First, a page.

Sunday, 14 April 2019
Leslie Charteris: Count on the Saint (1980)
Review number: 1518
According to the saint.org website, this is by uncredited (as far as I can see) writers Graham Weaver and Donne Avenell - the same as the previous Saint book, The Saint and the Templar Treasure. Like many of the books which originated from the TV Saint adventures, Count on the Saint contains two independent stories, The Pastor's Problem and The Unsaintly Santa.
As soon as I started reading the first story, it felt as though I was back in the heyday of the Saint. This is a big contrast to The Saint and the Templar Treasure, which is a competent thriller but which is not convincing as part of the series. The setup is very Saintly indeed, as Simon Templar steals a chalice belonging to a church in order sell it to help the pastor raise money for the parish; the chalice can't be sold legitimately to raise money directly. (The chalice is meant to be real; the very obviously fake chalice shown on the cover of this edition does the story no favours.)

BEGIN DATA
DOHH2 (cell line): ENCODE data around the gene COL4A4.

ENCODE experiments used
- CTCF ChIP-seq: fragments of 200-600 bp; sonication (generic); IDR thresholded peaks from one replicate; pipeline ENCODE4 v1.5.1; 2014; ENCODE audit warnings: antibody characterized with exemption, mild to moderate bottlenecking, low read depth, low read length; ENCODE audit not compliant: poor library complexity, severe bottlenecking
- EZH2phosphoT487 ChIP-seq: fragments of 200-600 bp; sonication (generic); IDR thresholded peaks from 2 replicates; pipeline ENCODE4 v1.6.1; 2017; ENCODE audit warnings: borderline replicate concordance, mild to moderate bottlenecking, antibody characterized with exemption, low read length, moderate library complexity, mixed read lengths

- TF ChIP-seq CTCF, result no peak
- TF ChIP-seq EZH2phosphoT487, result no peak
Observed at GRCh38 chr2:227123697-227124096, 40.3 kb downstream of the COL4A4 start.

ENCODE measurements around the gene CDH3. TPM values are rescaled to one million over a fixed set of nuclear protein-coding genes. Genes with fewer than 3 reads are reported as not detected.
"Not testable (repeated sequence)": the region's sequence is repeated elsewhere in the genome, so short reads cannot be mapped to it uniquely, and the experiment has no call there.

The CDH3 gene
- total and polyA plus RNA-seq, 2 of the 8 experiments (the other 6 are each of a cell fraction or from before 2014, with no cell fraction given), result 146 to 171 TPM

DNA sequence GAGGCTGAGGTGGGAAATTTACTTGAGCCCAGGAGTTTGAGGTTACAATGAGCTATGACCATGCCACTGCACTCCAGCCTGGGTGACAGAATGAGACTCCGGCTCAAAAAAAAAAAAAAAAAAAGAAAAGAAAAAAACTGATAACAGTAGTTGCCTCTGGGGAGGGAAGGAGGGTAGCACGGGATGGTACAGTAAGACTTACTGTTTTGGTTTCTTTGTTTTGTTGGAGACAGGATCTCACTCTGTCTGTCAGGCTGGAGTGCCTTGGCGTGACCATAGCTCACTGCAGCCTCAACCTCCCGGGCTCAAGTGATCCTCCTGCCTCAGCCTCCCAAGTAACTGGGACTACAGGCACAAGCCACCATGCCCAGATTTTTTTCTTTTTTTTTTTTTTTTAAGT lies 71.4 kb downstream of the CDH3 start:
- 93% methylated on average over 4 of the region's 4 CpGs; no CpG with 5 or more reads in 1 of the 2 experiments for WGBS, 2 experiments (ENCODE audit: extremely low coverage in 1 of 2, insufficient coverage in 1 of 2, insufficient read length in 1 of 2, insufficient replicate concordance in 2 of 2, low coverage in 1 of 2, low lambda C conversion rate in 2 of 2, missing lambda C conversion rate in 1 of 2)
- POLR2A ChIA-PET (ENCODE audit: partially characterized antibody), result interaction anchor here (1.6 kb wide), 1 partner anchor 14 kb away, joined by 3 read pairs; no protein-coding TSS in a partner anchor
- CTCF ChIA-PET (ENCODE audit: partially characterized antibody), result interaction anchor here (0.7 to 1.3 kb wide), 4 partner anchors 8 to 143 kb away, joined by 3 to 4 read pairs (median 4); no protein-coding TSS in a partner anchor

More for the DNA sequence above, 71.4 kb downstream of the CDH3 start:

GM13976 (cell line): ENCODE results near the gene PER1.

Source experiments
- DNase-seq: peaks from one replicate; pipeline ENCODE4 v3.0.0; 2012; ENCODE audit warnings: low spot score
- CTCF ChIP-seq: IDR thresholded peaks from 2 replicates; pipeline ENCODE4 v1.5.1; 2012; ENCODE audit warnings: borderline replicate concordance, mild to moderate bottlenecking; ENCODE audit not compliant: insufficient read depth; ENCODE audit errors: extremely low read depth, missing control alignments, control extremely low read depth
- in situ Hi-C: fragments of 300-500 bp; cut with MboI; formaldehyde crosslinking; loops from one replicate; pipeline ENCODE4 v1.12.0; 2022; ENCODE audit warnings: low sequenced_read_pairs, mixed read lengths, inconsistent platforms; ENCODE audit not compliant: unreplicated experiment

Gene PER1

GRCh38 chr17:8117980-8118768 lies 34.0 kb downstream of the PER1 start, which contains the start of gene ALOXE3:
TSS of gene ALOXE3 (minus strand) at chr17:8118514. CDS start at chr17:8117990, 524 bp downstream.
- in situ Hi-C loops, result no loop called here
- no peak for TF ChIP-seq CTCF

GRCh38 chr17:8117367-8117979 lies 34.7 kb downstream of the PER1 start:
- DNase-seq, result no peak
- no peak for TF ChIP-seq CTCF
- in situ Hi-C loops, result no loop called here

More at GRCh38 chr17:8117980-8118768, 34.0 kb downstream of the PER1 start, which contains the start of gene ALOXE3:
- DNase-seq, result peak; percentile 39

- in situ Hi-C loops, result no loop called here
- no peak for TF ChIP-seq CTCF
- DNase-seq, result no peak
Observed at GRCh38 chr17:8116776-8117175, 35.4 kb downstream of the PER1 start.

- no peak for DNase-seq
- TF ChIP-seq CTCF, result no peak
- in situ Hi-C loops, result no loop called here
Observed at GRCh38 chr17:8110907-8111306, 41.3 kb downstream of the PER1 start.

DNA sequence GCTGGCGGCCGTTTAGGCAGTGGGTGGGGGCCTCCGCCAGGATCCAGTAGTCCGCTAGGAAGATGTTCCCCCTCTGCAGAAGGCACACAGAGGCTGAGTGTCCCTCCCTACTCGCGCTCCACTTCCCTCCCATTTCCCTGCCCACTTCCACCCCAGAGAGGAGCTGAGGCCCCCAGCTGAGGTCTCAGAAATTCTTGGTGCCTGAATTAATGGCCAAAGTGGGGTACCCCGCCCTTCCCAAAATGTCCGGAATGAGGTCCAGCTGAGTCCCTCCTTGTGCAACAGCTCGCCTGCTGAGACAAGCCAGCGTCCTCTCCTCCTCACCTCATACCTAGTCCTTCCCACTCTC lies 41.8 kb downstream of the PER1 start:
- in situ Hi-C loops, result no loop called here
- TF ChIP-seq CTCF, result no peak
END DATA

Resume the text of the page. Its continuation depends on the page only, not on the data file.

In his long history, Simon Templar points out several times that he is not a detective, usually before solving a mystery. The Unsaintly Santa is definitely a mystery, and Simon is definitely detecting. Set in Cambridge just before Christmas, the puzzle is to work out the identity of a killer dressed as Santa. Unlike some of the earlier attempts at detecting (where Simon's method is basically to accuse each person until the right one is exposed), this works quite well as a puzzle - but there very little need for it to be a Saint story.
For the reader, this is one of the best of the late Saint books. My rating: 8/10.